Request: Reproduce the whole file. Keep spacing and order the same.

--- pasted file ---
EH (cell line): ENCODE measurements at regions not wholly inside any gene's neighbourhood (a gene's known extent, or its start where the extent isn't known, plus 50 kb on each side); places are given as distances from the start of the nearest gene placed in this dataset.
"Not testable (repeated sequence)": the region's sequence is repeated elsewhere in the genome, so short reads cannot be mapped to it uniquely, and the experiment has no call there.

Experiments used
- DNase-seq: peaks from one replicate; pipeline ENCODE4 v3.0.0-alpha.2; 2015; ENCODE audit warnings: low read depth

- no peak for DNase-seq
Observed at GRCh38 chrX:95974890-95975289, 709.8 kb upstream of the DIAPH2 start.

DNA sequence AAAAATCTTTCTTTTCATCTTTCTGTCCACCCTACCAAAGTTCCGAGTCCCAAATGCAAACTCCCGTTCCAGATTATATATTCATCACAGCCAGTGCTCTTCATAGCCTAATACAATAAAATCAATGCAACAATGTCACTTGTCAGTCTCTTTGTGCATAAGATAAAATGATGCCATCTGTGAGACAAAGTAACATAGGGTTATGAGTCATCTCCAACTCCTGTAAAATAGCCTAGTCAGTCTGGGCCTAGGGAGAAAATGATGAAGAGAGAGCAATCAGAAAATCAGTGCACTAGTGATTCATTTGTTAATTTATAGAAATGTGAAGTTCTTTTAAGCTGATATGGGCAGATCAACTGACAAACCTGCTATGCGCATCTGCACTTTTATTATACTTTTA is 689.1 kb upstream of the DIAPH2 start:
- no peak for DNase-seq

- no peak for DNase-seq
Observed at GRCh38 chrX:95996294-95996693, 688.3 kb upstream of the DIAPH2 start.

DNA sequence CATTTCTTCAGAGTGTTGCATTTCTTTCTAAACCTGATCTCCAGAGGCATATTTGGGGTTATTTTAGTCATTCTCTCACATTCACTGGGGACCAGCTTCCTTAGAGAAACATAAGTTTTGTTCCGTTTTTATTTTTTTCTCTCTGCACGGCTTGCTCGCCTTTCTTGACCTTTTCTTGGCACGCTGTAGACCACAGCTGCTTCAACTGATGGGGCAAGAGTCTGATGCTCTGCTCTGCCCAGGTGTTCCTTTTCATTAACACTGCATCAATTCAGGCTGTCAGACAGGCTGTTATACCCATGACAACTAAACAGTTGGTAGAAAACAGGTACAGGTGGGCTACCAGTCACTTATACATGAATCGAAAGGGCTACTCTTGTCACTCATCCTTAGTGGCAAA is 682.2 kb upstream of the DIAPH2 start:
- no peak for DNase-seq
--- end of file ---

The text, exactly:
EH (cell line): ENCODE measurements at regions not wholly inside any gene's neighbourhood (a gene's known extent, or its start where the extent isn't known, plus 50 kb on each side); places are given as distances from the start of the nearest gene placed in this dataset.
"Not testable (repeated sequence)": the region's sequence is repeated elsewhere in the genome, so short reads cannot be mapped to it uniquely, and the experiment has no call there.

Experiments used
- DNase-seq: peaks from one replicate; pipeline ENCODE4 v3.0.0-alpha.2; 2015; ENCODE audit warnings: low read depth

- no peak for DNase-seq
Observed at GRCh38 chrX:95974890-95975289, 709.8 kb upstream of the DIAPH2 start.

DNA sequence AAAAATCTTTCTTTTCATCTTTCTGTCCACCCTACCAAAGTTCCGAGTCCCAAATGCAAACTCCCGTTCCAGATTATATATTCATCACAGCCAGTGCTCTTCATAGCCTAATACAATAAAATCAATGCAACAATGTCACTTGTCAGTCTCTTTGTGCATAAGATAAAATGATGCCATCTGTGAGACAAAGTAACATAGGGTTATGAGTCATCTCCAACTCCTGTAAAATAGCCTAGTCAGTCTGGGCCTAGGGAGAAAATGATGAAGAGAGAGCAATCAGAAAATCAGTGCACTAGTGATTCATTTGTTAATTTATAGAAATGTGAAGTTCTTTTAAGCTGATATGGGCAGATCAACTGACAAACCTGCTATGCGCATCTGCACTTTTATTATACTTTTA is 689.1 kb upstream of the DIAPH2 start:
- no peak for DNase-seq

- no peak for DNase-seq
Observed at GRCh38 chrX:95996294-95996693, 688.3 kb upstream of the DIAPH2 start.

DNA sequence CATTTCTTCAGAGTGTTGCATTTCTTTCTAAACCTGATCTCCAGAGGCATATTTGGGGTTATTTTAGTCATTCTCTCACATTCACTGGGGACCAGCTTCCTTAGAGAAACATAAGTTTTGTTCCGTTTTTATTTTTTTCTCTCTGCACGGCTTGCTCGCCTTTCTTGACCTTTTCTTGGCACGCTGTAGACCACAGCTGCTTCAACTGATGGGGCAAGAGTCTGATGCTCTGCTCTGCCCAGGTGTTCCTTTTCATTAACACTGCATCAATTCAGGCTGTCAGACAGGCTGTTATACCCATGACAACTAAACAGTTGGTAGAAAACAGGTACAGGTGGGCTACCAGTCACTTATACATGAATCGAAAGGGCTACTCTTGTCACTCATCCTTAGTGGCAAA is 682.2 kb upstream of the DIAPH2 start:
- no peak for DNase-seq